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March 17, 2016

Biotechnology: Case Studies of Hypothetical, Genetically Engineered Organisms Are Discussed at Seco


On March 9, 2016, the second public meeting on the July 2, 2015, memorandum entitled “Modernizing the Regulatory System for Biotechnology Products,” was convened in the U.S. Environmental Protection Agency’s (EPA) Region 6 Office in Dallas, Texas.  Representatives from EPA, the U.S. Food and Drug Administration (FDA), the U.S. Department of Agriculture (USDA), and the White House Office of Science and Technology Policy (OSTP) discussed their current roles and responsibilities regarding biotechnology products under the Coordinated Framework for Regulation of Biotechnology (CF) by reviewing case studies of hypothetical products.


Two documents were released prior to the public meeting:  (1) Table of the oversight of biotechnology products and relevant coordination across EPA, FDA, and USDA; and (2) Regulation of Biotechnology Products — Clarifying Roles and Responsibilities through Hypothetical Case Studies.  A copy of the agenda is available here.


According to OSTP’s blog item on the meeting, the table document summarizes current responsibilities and the relevant coordination across USDA, EPA, and FDA for the regulatory oversight of biotechnology products.  OSTP cautions that it should not be interpreted as a guarantee that specific products in any of the product areas described in the table have been in the past, or will be in the future, determined to be safe by the relative regulatory agencies.


The case studies document states that its intention is to provide general information to developers who believe they have, or are uncertain as to whether they may have, a biotechnology product that is subject to regulation under one or more of the federal laws described in the CF.  It also demonstrates how an innovator might navigate the regulatory framework, starting from research activities in the laboratory to full commercialization of the product.  OSTP states that all of the case studies are of hypothetical products, selected because they cover multiple biotechnology product areas with different characteristics and intended uses, and because they illustrate how agencies coordinate their oversight under the CF.  The case studies discussed included the following hypothetical, genetically engineered organisms:


1.                  Corn, a field crop used for food.  In the first case study, corn with pesticidal properties is engineered with a plant pest component to have pesticidal activity against certain insects.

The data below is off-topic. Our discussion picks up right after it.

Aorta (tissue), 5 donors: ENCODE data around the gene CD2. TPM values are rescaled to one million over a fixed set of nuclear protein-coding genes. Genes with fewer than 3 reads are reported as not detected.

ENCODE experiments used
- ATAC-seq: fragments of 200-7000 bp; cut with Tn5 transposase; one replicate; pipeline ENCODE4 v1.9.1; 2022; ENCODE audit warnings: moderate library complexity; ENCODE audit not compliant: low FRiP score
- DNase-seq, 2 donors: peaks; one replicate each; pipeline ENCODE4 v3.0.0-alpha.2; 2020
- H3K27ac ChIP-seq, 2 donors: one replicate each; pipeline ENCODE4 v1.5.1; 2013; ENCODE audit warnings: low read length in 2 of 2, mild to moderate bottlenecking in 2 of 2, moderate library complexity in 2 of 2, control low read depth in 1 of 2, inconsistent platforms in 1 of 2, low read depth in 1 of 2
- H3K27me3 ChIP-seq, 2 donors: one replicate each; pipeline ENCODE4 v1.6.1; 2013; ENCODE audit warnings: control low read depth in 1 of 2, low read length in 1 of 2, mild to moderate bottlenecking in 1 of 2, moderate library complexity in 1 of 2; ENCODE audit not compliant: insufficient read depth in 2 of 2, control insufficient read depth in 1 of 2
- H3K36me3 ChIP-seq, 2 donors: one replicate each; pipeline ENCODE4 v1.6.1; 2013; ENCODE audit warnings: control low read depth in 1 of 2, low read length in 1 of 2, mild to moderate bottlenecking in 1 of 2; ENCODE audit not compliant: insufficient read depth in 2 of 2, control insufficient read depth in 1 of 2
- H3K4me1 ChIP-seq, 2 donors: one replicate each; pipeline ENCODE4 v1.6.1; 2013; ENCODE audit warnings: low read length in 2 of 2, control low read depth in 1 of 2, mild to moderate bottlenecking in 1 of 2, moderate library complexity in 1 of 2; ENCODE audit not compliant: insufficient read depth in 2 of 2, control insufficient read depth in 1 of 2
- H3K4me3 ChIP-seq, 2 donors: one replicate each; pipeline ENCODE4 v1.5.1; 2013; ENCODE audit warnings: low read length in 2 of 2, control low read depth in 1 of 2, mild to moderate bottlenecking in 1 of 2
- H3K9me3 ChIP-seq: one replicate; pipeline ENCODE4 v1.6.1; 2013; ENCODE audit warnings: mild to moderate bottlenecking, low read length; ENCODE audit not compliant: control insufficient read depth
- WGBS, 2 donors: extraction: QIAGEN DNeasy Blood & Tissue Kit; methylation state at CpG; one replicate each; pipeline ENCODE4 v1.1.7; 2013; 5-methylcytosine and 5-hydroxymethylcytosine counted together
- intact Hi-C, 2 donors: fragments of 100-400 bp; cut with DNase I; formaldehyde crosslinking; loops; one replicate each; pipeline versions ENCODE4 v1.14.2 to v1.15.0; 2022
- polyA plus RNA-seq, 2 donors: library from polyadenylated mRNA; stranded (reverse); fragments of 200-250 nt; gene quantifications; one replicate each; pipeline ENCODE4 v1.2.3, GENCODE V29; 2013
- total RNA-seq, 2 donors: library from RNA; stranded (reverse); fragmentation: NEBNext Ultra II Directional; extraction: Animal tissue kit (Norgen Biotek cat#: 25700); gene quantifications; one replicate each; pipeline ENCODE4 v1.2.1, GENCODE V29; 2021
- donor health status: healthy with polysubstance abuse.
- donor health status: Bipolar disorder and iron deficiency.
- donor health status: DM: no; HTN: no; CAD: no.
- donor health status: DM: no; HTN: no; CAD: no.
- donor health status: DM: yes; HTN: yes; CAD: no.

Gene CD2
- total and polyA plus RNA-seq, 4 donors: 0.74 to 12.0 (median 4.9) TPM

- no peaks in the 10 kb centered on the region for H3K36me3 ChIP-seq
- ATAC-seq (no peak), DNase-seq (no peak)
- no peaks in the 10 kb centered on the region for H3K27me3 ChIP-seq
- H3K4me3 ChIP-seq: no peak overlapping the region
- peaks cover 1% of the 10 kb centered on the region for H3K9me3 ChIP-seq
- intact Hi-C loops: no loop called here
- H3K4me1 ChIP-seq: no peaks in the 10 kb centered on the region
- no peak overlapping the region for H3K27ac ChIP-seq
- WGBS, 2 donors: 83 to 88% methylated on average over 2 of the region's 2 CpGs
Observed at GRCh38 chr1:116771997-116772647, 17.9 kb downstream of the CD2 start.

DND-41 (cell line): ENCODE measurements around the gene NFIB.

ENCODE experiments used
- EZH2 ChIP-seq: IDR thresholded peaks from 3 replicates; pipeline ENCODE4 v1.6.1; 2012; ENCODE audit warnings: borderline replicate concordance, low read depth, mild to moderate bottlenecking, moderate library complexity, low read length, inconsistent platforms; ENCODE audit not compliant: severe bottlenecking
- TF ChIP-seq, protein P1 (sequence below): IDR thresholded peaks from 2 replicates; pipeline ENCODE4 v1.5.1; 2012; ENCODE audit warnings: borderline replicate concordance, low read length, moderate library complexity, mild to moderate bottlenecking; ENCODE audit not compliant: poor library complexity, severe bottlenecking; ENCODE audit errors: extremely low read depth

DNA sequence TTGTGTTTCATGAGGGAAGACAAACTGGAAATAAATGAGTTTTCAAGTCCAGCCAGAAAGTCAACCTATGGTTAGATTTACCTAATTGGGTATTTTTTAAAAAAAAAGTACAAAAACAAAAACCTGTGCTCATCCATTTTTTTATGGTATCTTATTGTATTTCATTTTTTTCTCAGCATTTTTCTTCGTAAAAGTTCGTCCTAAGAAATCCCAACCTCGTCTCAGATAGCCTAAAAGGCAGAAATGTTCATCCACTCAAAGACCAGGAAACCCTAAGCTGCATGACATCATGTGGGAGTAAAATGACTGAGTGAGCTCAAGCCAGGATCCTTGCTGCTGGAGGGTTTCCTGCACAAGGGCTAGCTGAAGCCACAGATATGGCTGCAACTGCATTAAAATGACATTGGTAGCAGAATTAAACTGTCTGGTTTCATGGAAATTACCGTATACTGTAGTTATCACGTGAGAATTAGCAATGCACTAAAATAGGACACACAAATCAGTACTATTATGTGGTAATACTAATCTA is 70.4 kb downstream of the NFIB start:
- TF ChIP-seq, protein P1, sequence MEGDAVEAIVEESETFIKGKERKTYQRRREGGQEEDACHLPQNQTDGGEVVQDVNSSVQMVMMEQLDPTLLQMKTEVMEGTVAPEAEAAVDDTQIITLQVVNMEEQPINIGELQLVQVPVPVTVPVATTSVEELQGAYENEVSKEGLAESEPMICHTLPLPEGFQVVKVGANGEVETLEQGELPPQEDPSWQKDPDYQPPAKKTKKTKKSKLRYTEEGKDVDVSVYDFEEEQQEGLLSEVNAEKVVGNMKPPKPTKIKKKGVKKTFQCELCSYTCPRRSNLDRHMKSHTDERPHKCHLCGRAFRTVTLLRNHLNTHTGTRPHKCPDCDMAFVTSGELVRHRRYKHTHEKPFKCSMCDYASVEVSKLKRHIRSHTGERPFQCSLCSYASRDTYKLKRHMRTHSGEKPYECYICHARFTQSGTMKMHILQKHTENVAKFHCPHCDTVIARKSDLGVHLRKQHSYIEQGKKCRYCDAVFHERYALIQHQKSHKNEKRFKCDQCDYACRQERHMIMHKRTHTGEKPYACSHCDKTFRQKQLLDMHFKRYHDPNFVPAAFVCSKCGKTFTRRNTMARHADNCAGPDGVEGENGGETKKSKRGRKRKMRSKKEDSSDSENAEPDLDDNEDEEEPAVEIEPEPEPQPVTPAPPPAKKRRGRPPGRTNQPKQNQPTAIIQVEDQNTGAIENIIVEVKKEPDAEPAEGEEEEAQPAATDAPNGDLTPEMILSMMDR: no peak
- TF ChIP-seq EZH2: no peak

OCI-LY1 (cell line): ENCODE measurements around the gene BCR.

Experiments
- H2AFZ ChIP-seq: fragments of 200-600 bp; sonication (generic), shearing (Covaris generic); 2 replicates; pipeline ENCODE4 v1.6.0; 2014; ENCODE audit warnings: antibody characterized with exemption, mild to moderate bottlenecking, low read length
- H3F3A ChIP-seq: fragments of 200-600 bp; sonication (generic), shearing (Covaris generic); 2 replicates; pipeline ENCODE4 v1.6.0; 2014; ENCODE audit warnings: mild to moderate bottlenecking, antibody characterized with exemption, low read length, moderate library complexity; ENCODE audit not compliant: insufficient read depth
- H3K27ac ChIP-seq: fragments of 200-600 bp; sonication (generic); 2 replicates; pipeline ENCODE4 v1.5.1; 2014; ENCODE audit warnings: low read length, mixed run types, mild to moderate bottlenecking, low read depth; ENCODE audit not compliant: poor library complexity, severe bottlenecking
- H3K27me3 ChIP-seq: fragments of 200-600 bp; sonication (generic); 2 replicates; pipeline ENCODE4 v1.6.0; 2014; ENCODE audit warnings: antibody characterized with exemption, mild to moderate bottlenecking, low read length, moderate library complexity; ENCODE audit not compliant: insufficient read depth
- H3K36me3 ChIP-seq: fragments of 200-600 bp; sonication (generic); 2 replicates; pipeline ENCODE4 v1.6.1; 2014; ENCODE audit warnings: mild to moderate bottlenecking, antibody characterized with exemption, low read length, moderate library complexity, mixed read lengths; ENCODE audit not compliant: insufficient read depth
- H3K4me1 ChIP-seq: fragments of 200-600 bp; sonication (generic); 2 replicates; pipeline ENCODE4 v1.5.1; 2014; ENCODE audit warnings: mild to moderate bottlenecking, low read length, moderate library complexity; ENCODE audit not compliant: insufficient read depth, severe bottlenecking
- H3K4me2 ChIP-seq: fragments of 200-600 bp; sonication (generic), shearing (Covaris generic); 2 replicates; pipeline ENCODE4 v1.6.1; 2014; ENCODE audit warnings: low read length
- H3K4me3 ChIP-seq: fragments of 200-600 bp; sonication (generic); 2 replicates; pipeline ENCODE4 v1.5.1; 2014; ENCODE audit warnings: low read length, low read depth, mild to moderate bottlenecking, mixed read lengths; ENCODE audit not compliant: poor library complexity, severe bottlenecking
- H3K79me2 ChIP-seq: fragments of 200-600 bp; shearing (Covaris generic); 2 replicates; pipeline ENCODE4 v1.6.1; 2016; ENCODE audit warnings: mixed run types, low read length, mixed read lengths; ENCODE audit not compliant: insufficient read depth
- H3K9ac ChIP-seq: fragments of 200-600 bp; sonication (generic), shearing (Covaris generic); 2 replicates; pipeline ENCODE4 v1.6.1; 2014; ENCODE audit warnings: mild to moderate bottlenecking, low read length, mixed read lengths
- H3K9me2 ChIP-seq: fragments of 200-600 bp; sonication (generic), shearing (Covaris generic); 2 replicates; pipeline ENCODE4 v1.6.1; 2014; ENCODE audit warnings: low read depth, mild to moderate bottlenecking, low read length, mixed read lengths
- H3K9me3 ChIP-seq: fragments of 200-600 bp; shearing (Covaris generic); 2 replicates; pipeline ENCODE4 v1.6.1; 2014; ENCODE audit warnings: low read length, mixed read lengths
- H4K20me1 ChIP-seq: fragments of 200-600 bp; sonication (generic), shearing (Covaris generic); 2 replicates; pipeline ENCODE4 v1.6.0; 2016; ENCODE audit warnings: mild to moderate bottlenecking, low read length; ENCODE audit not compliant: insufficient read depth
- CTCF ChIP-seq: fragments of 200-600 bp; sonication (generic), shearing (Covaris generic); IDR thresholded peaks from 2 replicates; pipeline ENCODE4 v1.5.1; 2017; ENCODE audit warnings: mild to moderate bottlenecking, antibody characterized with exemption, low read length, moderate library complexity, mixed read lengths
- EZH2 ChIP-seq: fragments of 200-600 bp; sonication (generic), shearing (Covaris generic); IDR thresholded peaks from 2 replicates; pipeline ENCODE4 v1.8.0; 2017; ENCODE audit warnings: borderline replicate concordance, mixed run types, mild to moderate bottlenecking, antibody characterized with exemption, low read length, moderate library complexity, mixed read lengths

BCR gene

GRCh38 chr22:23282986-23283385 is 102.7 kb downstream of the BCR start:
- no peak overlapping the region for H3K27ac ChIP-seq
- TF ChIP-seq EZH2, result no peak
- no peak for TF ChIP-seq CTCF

2.                  Plum, a fruit tree/crop used as food.  In the second case study, plum with pesticidal properties is genetically engineered without a plant pest component to resist a fungus.


3.                  Canola, a field crop, used as food.  In the third case study, herbicide-tolerant Canola is genetically engineered with a plant pest component to tolerate an already registered herbicide.


4.         Rose, an ornamental plant.  In the fourth case study, a rose is genetically engineered with a plant pest component to increase the production of a pigment in its petals.


5.         Microbial Pesticide, a bacterium that is not considered a plant pest.  In the fifth case study, a microbial pesticide is genetically engineered to enhance its pesticidal properties.


6.         Microbial Pesticide, a phytopathogenic bacterium.  In the sixth case study, a microbial pesticide that is genetically engineered to express a pesticidal substance that protects against insects.


7.         Algae for Biofuels.  In the seventh case study, a unicellular alga is genetically engineered with a plant pest component to produce industrial oils for conversion into biofuels.


8.                  Rabbit, an animal.  In the eighth case study, a rabbit is genetically engineered to make a therapeutic protein (recombinant insulin) for treatment of humans lacking this protein activity.


The first public engagement session took place on October 30, 2015, at FDA’s White Oak Campus in Silver Spring, Maryland.  A transcript from the meeting is available online.  The third public meeting will be held on March 30, 2016, at the University of California, Davis Conference Center in Davis, California.


More information regarding the CF is available in Bergeson & Campbell, P.C.’s (B&C®) memoranda OSTP Seeks Comment on Clarifying Current Roles and Responsibilities Described in the Coordinated Framework for the Regulation of Biotechnology, White House Directs EPA, FDA, and USDA to Update the Coordinated Framework for the Regulation of Biotechnology, and Second Meeting on Modernizing the Regulatory System for Biotechnology Products Will Be Held March 9.